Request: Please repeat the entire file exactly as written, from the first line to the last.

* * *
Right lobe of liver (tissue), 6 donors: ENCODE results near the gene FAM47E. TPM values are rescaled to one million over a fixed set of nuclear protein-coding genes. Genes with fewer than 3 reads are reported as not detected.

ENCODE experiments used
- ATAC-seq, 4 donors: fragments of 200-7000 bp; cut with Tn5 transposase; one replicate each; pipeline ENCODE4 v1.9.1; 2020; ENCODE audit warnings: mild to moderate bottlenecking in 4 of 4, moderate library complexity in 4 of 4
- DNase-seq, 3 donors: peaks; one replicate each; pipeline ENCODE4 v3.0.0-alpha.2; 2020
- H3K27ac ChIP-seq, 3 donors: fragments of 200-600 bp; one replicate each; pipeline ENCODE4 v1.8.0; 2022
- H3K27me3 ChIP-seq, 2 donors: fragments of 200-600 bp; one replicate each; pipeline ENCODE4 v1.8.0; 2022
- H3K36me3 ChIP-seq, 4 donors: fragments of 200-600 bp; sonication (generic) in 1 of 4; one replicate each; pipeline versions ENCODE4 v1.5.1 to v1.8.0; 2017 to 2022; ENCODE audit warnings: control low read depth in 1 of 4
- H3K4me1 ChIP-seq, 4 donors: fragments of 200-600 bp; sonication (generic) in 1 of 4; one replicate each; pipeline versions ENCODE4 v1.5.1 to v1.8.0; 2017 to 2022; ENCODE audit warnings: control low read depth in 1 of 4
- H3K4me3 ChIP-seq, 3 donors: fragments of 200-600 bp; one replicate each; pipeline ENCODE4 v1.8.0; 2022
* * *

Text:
Right lobe of liver (tissue), 6 donors: ENCODE results near the gene FAM47E. TPM values are rescaled to one million over a fixed set of nuclear protein-coding genes. Genes with fewer than 3 reads are reported as not detected.

ENCODE experiments used
- ATAC-seq, 4 donors: fragments of 200-7000 bp; cut with Tn5 transposase; one replicate each; pipeline ENCODE4 v1.9.1; 2020; ENCODE audit warnings: mild to moderate bottlenecking in 4 of 4, moderate library complexity in 4 of 4
- DNase-seq, 3 donors: peaks; one replicate each; pipeline ENCODE4 v3.0.0-alpha.2; 2020
- H3K27ac ChIP-seq, 3 donors: fragments of 200-600 bp; one replicate each; pipeline ENCODE4 v1.8.0; 2022
- H3K27me3 ChIP-seq, 2 donors: fragments of 200-600 bp; one replicate each; pipeline ENCODE4 v1.8.0; 2022
- H3K36me3 ChIP-seq, 4 donors: fragments of 200-600 bp; sonication (generic) in 1 of 4; one replicate each; pipeline versions ENCODE4 v1.5.1 to v1.8.0; 2017 to 2022; ENCODE audit warnings: control low read depth in 1 of 4
- H3K4me1 ChIP-seq, 4 donors: fragments of 200-600 bp; sonication (generic) in 1 of 4; one replicate each; pipeline versions ENCODE4 v1.5.1 to v1.8.0; 2017 to 2022; ENCODE audit warnings: control low read depth in 1 of 4
- H3K4me3 ChIP-seq, 3 donors: fragments of 200-600 bp; one replicate each; pipeline ENCODE4 v1.8.0; 2022